Tiny Basic V1.0

A project log for DL1416SmarTerm LED Computer/Terminal

Old and new come together for an old school intelligent terminal.

Dan JulioDan Julio 11/06/2016 at 05:060 Comments

The idea of writing a BASIC interpreter seemed overwhelming so I immediately hit search. There are a lot of BASIC interpreters/compilers out there but the one that was an initial perfect fit was Scott Lawrence's version of Mike Field's port of Tiny Basic. It ran on an Arduino (albiet, barely) and it looked easily modifiable (which turned out to be true). I started by just getting it to run on the Teensy 3 instead of an Arduino. Then I made a simple port for it to communicate with my terminal code via a pair of FIFOs. Eventually I started adding commands and a more sophisticated interface.

As of this post it runs the commands documented below. Based on feedback from fellow hackerspace members, I will change the PCHR command to a set of CHR and ASC functions to more closely match early BASIC environments. Beyond this device, I think both the terminal code and the Tiny Basic interpreter could be combined with a new library, perhaps using DMA, on the Teensy to drive NTSC/PAL or VGA displays with commonly available PS2 or even USB keyboards.

Input can come from keyboard or any of the serial interfaces (e.g. USB host IF) to load programs from a host computer using a terminal emulator. Output may be directed to any serial interface as well as the display (e.g. to save programs via a terminal emulator). Tiny Basic communicates to the outside world through a set of virtual (or physical) serial ports. The local keyboard and display appear to it logically as a terminal (and can be interacted with using escape sequences if desired).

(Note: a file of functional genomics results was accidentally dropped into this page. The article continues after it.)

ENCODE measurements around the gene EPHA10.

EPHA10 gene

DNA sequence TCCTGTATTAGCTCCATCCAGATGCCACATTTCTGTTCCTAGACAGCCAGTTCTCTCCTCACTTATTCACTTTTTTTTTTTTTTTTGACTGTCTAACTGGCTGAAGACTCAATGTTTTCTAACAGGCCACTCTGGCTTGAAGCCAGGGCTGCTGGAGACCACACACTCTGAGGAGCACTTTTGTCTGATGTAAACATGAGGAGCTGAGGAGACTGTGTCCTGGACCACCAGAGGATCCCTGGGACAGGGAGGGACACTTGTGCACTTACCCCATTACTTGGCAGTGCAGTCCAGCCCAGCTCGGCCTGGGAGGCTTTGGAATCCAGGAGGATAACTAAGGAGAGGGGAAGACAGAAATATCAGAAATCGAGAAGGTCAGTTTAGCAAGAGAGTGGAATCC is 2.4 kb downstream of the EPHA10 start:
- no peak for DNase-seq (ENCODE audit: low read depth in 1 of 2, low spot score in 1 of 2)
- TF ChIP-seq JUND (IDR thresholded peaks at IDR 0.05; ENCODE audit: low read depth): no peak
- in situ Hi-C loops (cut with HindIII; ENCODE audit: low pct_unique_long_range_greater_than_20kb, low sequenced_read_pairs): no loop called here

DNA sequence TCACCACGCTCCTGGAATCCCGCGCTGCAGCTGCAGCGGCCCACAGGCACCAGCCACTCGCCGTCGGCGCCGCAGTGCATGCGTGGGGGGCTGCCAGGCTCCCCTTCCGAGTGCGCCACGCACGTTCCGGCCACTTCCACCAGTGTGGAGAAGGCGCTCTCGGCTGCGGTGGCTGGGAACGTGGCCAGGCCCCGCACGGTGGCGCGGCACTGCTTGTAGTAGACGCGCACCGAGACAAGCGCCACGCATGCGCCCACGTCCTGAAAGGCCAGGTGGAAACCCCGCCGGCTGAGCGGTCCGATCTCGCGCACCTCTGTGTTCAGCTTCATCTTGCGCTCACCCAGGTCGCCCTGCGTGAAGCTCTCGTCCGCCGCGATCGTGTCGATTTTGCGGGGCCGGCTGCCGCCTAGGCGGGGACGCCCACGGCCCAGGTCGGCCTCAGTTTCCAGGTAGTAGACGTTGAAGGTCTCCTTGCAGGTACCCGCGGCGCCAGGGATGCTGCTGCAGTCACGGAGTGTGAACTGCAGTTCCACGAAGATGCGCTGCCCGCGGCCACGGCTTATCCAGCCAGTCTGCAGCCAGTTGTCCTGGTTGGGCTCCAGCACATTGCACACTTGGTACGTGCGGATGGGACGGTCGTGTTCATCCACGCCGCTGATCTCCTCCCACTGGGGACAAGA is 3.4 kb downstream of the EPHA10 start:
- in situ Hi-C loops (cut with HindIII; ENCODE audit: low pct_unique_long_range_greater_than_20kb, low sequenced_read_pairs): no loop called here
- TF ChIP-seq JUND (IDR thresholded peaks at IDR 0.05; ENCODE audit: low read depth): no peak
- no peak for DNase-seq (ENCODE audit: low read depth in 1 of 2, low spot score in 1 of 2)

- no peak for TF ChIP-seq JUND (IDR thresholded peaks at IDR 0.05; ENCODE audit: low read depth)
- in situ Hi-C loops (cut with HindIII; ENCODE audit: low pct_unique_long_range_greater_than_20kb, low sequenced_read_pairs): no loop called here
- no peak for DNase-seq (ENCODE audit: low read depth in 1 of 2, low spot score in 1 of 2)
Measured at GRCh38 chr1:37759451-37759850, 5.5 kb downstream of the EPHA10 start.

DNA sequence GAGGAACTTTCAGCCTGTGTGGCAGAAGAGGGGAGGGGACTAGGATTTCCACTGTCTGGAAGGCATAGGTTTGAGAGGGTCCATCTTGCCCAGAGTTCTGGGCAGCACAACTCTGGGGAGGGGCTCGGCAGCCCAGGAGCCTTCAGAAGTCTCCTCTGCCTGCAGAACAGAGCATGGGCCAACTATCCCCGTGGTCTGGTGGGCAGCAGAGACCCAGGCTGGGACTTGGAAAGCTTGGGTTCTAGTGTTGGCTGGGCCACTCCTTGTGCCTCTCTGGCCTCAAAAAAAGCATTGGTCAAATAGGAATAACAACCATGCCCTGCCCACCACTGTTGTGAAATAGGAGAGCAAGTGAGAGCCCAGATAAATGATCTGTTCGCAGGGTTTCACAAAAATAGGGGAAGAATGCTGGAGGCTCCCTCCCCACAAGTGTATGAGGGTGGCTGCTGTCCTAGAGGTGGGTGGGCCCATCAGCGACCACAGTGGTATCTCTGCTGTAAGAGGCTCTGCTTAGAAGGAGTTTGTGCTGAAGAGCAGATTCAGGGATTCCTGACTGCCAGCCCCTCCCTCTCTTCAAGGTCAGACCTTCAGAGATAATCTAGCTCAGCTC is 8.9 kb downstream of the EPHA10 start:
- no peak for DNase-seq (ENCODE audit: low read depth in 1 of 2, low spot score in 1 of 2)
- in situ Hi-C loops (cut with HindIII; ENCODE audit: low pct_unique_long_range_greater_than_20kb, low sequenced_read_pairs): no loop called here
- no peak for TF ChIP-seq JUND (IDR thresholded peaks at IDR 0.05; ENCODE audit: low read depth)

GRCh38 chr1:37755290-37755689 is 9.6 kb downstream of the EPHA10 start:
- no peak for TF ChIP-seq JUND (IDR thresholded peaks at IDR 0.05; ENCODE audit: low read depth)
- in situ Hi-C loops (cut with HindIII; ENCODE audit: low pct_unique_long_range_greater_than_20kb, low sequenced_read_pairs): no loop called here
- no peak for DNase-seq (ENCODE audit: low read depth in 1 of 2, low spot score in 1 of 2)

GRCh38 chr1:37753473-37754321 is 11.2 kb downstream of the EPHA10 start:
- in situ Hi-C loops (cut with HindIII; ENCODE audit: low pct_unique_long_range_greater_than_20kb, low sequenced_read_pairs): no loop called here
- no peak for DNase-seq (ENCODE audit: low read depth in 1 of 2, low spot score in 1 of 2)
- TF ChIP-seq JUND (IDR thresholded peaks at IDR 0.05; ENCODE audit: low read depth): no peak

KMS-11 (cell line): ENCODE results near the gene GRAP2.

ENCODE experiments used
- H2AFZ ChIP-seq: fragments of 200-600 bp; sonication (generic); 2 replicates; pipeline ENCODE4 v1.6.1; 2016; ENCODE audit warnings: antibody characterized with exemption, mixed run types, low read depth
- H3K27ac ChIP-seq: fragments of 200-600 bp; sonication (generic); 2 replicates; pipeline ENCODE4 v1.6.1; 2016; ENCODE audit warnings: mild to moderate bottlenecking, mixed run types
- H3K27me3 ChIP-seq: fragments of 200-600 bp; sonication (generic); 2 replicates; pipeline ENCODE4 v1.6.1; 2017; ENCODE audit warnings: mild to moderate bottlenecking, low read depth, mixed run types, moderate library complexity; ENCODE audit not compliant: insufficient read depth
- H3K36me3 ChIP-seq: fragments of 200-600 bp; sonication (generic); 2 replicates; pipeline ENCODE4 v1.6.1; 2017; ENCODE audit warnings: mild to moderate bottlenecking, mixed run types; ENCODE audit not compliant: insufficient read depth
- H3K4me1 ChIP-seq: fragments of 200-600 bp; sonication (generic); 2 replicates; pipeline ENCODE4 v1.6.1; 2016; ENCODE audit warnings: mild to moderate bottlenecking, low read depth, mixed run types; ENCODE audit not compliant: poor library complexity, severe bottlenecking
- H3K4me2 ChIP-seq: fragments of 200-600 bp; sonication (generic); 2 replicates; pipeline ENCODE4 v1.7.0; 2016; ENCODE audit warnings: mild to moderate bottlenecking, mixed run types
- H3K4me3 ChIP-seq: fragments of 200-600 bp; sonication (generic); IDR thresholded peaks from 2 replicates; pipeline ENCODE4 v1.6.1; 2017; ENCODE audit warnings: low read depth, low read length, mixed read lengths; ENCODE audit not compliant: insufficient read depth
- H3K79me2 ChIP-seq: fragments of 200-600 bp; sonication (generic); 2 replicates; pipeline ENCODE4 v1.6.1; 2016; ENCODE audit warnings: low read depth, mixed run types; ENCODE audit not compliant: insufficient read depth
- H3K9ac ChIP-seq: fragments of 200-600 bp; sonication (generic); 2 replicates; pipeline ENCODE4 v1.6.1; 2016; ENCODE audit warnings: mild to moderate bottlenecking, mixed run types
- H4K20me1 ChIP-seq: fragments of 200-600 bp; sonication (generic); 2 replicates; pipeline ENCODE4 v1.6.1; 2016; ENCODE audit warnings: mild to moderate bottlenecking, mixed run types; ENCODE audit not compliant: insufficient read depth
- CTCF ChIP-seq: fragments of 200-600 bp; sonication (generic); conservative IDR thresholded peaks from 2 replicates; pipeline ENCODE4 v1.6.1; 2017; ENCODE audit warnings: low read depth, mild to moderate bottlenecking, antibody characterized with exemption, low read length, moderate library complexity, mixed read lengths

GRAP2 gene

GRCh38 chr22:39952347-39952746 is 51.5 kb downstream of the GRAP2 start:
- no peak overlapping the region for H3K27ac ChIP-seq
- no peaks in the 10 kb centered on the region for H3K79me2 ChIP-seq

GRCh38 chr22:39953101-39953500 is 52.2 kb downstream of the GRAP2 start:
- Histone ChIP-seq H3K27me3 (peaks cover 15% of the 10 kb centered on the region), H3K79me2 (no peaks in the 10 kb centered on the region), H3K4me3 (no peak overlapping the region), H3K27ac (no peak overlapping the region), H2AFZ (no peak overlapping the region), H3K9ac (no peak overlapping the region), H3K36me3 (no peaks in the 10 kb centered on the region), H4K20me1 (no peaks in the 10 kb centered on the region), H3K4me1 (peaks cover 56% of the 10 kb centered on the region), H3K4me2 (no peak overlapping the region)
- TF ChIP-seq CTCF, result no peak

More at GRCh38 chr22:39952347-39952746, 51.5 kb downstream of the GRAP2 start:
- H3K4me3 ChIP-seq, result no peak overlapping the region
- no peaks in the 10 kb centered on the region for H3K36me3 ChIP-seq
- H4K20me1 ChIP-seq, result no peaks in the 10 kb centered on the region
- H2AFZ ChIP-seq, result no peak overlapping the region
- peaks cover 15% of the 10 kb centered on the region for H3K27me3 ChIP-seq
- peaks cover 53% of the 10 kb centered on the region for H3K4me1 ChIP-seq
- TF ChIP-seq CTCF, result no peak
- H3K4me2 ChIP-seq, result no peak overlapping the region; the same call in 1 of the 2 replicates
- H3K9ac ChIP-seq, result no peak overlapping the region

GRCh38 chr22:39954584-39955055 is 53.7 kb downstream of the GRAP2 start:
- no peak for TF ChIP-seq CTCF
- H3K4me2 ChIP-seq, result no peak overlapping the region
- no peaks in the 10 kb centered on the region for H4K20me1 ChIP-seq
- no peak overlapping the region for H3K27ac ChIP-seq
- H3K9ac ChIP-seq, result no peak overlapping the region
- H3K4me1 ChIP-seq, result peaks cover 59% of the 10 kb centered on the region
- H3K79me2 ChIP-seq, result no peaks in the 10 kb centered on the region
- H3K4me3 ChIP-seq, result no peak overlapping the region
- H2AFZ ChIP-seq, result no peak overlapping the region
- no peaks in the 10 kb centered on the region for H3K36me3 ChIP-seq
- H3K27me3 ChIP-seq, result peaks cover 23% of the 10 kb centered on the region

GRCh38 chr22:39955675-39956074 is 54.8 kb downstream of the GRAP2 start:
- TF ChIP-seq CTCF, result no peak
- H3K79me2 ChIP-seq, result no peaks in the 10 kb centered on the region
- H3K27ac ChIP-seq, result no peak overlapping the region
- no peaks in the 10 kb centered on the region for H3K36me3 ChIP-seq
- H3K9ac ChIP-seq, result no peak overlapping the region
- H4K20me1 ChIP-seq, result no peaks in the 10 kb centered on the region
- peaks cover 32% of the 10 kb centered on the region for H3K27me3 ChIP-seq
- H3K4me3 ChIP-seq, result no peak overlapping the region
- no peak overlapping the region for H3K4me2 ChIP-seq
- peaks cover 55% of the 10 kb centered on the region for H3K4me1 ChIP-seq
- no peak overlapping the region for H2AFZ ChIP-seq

Each line must have a numeric line number (e.g. 10, 20, 30…). Commands may be separated by the colon character (‘:’) on a single line. Commands which immediately goto another line (GOTO, RETURN) cannot have subsequent commands on the same line. Each command is stored as an ASCII representation in memory (no tokenization).

There are 26 variables, A-Z. Each variable is a 16-bit signed number (-32768 to 32767). Variables or literal numbers may be used in expressions.

Tiny Basic provides 32 Kbytes of program memory. Variables and the stack live at the high end of program memory and the program starts from location zero. The MEM command returns how many bytes are available for program code. DATA@, PEEK and POKE can access the entire range but not outside of the program memory (e.g. other DL1416SmartTerm memory in the Teensy address space). There is room for 8 nested FOR loops on the stack or more GOSUBs in this version of Tiny Basic.

The EOT key is used as BREAK to stop execution of a Tiny Basic program.

File names follow the 8.3 rule (a maximum of 8 filename characters and 3 file type characters which should be .BAS for Tiny Basic programs). This version of Tiny Basic is limited to 16 levels of directories on the SD card.


File IO/SD Card

IO, Documentation

Expressions, Math


Pin IO

DWRITE, AREAD IO pin is [0:8]. AWRITE pin is [0:2] that are on IO pins [6:8]. Do not drive any pin with more than 3.3 volts.